Composition is one of the keys to successful landscape photography. Exposure and quality of light are the other two main keys. Composition falls in the middle of these, in that the photographer has more control over it than over the quality of light, and less control over it than over the correct exposure. While sometimes the photographer doesn’t have full control over the composition (its not possible to uproot mountains and trees and place them in exactly the best position), often just moving a little can change things dramatically.
Move! (Change The Perspective) And Fill The Holes
If an area of the image is empty, the composition can often be improved by the photographer moving their feet! ie the photographer should look around see if there is an alternative shot – perhaps by moving left or right, crouching down to bring more foreground into view, or standing on a rock to gain extra height. If it is a portion of sky that is devoid of interest, this can sometimes be filled by branches or leaves from trees in the foreground. Or alternatively if there are reasonably fast-moving clouds in the sky, it can be worth waiting for them to move to the right position to fill the gap.
Balance The Image
This does not mean put the main subject into the centre of the frame! But rather consider the image as a whole and ensure all the parts of it combine to give a balance overall. Consider especially:
- how light and dark areas are balanced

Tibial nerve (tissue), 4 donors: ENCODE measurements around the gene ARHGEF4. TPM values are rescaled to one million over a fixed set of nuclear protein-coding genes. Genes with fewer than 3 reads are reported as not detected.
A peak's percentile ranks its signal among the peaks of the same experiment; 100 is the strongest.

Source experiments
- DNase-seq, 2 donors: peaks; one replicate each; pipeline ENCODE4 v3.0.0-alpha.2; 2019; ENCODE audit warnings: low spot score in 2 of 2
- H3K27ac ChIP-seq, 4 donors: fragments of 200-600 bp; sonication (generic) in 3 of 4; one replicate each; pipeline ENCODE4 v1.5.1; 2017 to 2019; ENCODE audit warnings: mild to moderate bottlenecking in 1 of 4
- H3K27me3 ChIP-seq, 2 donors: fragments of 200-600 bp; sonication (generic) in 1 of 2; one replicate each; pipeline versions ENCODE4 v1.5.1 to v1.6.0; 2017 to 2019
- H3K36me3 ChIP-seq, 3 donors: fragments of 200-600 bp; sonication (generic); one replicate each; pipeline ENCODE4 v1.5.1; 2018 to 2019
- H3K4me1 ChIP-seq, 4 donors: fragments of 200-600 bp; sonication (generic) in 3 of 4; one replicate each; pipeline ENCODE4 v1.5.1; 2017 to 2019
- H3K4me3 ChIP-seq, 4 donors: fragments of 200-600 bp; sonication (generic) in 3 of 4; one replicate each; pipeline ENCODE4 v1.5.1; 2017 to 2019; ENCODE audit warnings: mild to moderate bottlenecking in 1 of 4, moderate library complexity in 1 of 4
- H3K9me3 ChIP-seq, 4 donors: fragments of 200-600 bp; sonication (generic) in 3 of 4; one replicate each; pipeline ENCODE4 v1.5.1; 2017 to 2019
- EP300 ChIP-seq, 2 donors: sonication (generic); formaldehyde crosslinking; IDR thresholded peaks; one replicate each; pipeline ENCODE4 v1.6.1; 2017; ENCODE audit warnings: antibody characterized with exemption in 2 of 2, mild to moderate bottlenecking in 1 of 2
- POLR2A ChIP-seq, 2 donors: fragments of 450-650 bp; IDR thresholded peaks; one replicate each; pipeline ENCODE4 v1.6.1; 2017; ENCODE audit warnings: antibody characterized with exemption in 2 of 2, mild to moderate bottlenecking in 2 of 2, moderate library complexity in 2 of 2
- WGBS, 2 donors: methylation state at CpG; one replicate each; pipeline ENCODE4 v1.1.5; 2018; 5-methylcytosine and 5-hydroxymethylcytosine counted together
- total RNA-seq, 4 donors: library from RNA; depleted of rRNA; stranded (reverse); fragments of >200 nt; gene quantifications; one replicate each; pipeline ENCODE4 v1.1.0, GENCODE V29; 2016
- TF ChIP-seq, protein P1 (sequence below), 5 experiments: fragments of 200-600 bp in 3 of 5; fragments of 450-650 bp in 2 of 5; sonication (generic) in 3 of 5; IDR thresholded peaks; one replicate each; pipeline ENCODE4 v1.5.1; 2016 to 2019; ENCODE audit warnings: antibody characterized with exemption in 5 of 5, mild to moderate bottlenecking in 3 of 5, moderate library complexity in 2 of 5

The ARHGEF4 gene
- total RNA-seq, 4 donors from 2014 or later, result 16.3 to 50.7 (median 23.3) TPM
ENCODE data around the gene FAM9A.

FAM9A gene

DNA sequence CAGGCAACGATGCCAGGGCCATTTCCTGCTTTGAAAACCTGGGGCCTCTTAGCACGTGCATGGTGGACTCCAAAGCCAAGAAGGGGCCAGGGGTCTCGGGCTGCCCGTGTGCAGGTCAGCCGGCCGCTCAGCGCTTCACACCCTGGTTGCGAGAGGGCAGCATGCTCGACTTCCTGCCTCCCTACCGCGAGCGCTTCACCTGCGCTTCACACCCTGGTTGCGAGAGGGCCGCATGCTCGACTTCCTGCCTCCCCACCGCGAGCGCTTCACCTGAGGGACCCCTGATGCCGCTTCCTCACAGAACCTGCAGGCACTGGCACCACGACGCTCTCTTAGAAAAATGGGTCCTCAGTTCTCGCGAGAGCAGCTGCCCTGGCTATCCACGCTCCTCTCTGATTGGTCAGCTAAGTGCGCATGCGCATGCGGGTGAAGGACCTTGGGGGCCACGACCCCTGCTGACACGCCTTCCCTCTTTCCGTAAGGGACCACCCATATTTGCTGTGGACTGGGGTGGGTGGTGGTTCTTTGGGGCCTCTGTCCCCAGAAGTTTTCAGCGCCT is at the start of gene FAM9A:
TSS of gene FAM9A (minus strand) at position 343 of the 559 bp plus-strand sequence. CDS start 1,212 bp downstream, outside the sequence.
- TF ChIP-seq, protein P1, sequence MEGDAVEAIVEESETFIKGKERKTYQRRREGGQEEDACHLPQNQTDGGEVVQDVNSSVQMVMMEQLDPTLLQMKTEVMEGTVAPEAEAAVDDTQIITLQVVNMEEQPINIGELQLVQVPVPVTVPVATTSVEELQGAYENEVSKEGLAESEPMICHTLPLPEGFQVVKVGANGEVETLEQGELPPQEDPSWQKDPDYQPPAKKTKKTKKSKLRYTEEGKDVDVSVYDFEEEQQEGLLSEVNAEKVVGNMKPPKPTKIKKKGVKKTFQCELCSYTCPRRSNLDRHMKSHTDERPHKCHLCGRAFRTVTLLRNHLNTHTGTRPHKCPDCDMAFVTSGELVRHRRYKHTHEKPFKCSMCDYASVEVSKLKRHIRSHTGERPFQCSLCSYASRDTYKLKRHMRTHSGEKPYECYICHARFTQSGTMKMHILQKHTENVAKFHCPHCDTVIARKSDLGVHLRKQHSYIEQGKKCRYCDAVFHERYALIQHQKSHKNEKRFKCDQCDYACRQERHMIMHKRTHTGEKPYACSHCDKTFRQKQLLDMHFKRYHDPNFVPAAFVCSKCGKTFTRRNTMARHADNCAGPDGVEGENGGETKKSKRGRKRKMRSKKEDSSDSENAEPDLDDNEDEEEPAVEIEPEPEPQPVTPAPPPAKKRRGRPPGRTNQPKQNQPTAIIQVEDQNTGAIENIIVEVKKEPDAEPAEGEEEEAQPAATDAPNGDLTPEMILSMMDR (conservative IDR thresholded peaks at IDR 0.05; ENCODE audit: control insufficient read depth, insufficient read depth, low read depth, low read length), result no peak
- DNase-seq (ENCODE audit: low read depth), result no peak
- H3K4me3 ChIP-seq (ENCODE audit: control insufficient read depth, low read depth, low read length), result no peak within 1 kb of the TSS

- that a large object in the front of an image is balanced by sufficient in the background
- does any one object in the frame demand too much attention
- is there any area that has nothing of interest in it, that makes an empty “hole” in the image?
Capture The Essence Of The Landscape In the Photograph
Photographers should often aim for simplicity. An image that tries to say too much, or has too many different subjects in it will distract the viewer from the important parts. Where too may objects are all vying for the viewers attention, this dilutes the message, and it is hard for the viewer to know what the photograph is trying to communicate. Consider what the important essence of the landscape is, and make the most of that, rather than trying to get everything in sight into the image.
Remove The Rubbish
Photographers should look around the area that is to be photographed. Does it contain unsightly rubbish`like sweet wrappers and take-away containers, plastic tubs and bags? Small items in the foreground can easily be tidied away before the image is taken. This will avoid distracting the eye from the important view that the photographer wishes to capture.
Composition is key to successful landscape photography. Key factors to consider include balancing the image, checking the edges of the image, checking if a better composition can be found by physically moving to a different position, choosing what the essence of the image is and concentrating on just that, and clearing up any rubbish in the foreground before taking the image.